This unbundling of legal services means a lawyer can represent a client for only a part of a legal proceeding, such as providing assistance with writing affidavits or cross examining witnesses.
Updates to the Nova Scotia Barristers’ Society’s Code of Professional Conduct provide more specific rules for providing limited representation. The new rules are aimed to improve ethics and competence of lawyers providing these services.
The provisions are aimed to “expand access to legal services and broaden availability,” says NSBS executive director Darrel Pink. He adds that limited retainers provide a “middle ground” between full representation and self-representation, as well as an alternative to duty counsel.
The Federation of Law Societies of Canada found a lack of guidance for limited scope legal services and procedures last year. Nova Scotia’s new rules aim to address the federation’s concerns.
The rule changes emphasize communicating effectively with clients in order to avoid confusion about the extent of limited scope services. Lawyers are asked to clearly lay out the limitations in writing and confirm what the lawyer agreed to do and what the client is responsible for doing themselves.
One of the new provisions states, “Before undertaking a limited scope retainer, the lawyer must advise the client about the nature, extent, and scope of the services that the lawyer can provide and must confirm in writing to the client as soon as practicable what services will be provided.”
A new rule has also been added to clarify how opposing counsel can deal with a limited scope client.
“Lawyers under limited scope retainer can talk to clients on the other side,” says Pink. Opposing counsel can communicate with the client without the lawyer’s consent, unless communications and dealings fall within the scope of the retainer.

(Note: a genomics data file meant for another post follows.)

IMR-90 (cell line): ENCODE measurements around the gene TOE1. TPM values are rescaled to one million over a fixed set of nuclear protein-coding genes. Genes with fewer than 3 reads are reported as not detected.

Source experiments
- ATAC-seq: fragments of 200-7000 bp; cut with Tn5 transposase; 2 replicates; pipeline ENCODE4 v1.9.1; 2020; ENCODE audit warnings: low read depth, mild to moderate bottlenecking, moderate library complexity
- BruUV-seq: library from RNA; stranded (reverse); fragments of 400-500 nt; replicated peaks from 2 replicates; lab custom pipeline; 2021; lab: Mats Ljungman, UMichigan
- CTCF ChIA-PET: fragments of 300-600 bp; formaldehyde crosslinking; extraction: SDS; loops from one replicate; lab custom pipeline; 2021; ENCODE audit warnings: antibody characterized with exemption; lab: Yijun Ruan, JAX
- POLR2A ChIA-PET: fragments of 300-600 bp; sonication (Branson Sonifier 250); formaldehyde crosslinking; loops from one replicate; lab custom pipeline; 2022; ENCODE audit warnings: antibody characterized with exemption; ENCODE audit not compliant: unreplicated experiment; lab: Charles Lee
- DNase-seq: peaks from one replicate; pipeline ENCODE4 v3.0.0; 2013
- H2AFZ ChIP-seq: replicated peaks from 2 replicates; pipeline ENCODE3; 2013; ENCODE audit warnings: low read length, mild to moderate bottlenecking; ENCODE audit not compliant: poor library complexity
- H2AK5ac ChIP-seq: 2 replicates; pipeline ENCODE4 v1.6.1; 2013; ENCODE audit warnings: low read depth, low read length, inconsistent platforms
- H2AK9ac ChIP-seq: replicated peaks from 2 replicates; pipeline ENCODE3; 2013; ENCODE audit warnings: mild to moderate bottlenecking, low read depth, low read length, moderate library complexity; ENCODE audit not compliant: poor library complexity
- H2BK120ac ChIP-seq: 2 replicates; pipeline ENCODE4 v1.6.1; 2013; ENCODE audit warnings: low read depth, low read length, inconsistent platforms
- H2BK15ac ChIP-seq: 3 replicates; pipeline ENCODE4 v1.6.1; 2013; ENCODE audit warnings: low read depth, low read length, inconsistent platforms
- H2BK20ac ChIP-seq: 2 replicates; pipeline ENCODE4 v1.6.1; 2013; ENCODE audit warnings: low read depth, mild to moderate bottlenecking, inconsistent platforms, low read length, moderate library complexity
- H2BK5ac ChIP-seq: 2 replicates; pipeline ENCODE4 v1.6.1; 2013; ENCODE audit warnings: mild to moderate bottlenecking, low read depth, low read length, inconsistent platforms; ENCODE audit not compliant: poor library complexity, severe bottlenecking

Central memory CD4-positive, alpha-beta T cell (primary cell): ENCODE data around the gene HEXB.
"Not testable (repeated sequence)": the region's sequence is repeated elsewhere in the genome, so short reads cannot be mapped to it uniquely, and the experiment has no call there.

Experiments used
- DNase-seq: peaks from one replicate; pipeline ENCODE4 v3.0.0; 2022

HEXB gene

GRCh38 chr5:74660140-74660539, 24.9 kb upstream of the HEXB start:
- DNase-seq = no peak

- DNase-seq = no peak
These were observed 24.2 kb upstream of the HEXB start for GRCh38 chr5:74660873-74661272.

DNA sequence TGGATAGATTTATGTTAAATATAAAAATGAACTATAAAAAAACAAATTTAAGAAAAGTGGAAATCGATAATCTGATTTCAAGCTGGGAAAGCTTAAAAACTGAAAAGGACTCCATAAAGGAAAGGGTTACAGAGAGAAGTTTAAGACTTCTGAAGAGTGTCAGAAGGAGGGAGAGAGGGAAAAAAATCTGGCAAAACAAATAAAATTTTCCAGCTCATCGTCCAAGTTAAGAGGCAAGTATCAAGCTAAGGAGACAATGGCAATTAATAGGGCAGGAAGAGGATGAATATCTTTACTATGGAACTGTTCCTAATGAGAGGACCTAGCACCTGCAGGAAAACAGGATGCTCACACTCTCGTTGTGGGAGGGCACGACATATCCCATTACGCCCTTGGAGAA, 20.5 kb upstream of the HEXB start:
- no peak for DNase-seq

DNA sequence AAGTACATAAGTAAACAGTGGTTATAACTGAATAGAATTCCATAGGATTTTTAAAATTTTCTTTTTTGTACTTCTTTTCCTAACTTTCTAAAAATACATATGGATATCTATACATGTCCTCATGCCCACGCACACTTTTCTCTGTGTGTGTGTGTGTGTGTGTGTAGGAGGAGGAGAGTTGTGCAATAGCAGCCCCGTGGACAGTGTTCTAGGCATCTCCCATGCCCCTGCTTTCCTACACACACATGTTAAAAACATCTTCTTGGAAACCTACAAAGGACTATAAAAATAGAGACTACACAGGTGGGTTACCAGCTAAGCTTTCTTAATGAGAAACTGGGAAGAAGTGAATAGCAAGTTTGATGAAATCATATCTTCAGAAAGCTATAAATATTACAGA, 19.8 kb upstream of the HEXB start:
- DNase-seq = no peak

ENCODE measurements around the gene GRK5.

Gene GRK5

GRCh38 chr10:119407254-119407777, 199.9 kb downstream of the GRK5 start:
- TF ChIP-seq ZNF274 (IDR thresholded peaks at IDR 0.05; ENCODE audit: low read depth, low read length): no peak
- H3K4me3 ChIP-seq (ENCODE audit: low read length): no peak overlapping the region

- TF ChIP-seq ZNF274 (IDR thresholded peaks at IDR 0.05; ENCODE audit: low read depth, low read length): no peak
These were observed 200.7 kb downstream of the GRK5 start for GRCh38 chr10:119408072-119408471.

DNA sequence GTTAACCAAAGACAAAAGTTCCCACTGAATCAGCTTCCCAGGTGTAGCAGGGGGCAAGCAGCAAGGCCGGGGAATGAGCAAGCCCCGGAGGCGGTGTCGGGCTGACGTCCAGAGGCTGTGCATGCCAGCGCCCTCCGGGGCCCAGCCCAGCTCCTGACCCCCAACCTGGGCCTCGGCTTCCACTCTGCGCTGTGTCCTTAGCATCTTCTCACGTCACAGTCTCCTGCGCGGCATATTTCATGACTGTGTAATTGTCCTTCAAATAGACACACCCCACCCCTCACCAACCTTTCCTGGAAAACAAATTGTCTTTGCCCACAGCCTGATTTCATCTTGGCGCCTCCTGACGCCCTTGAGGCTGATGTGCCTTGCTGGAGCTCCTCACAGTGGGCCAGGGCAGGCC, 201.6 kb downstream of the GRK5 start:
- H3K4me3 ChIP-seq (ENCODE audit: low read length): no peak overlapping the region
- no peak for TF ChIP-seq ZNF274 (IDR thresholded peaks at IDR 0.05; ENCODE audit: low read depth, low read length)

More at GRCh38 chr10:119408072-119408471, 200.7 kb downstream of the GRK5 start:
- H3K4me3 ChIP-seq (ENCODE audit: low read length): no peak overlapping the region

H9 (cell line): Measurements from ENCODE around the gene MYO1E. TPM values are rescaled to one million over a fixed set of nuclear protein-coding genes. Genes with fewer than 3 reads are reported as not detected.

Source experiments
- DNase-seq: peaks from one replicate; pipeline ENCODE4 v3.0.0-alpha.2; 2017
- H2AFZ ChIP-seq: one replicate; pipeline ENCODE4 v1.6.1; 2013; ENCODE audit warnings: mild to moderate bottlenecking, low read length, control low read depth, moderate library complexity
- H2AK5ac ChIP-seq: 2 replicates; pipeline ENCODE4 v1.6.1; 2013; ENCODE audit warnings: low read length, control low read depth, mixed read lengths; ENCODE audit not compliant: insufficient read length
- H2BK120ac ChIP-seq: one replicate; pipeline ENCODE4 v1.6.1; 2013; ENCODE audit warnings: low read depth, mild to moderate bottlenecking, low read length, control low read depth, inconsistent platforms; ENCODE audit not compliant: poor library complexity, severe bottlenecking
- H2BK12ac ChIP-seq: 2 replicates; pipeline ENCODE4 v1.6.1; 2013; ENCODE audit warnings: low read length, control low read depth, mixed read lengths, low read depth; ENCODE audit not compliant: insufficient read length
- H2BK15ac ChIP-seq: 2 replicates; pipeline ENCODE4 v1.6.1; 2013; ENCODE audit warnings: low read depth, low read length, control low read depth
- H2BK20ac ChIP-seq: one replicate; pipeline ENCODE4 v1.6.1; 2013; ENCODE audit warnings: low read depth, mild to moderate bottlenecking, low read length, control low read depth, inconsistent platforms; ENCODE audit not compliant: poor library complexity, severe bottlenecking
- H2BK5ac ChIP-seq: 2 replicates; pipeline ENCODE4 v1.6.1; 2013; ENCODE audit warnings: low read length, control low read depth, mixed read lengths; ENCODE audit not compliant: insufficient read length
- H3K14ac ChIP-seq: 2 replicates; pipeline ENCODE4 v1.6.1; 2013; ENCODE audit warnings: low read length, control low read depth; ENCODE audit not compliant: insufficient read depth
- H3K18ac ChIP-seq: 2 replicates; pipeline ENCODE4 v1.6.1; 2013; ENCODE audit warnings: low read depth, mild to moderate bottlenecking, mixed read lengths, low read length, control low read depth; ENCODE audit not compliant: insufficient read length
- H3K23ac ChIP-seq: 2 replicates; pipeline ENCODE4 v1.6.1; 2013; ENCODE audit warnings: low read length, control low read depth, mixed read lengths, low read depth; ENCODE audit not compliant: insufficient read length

Similar rules are already in place in British Columbia, Alberta, Manitoba, and Ontario.
Pink says, “I can’t imagine any area of the law that doesn’t benefit from this.”
The areas of practice most affected, he says, are criminal and family law. In criminal court, limited scope retainers can help solve some of the discrepancies caused by legal aid.
“This allows legal aid to potentially do intake work beyond duty counsel,” says Pink.
In family court, lawyers can be retained to file documents without appearing in court, “because the intake process in family court is highly paperwork focused.” Similarly, “in small claims court, lawyers can offer a fixed fee for providing specific documentation.”
In corporate and commercial law, limited scope retainers can be used for “assistance in one precise part of a transaction,” leaving the parties to negotiate among themselves in other areas.
Lawyers can also provide “limited services in traffic court,” says Pink.
The courts don’t necessarily need to be told when a client has a limited retainer.
“You don’t always need to advise the court when it could cause a disadvantage,” says Pink. That may be in situations such as settlement negotiations when offers are only available for a certain period of time.
But Pink emphasizes although lawyers aren’t obligated to disclose limited retainers to the court, the retainer must be “always clarified with the client.”
Pink’s main concern is the financial and legal benefit that people of Nova Scotia will now receive thanks to the new provisions. But lawyers can potentially benefit as well.
“It will be up to lawyers to determine how to take advantage of this,” but “lawyers could do some very niche things in high volumes and make a profit,” he says.
For complete details, visit the Regulation page of the NSBS’s web site for the Code of Professional Conduct, and see the newly amended Rules 1.1-1, 3.1-2 and 7.2-6, and the additions of rules 3.2-1A and 7.2-6A.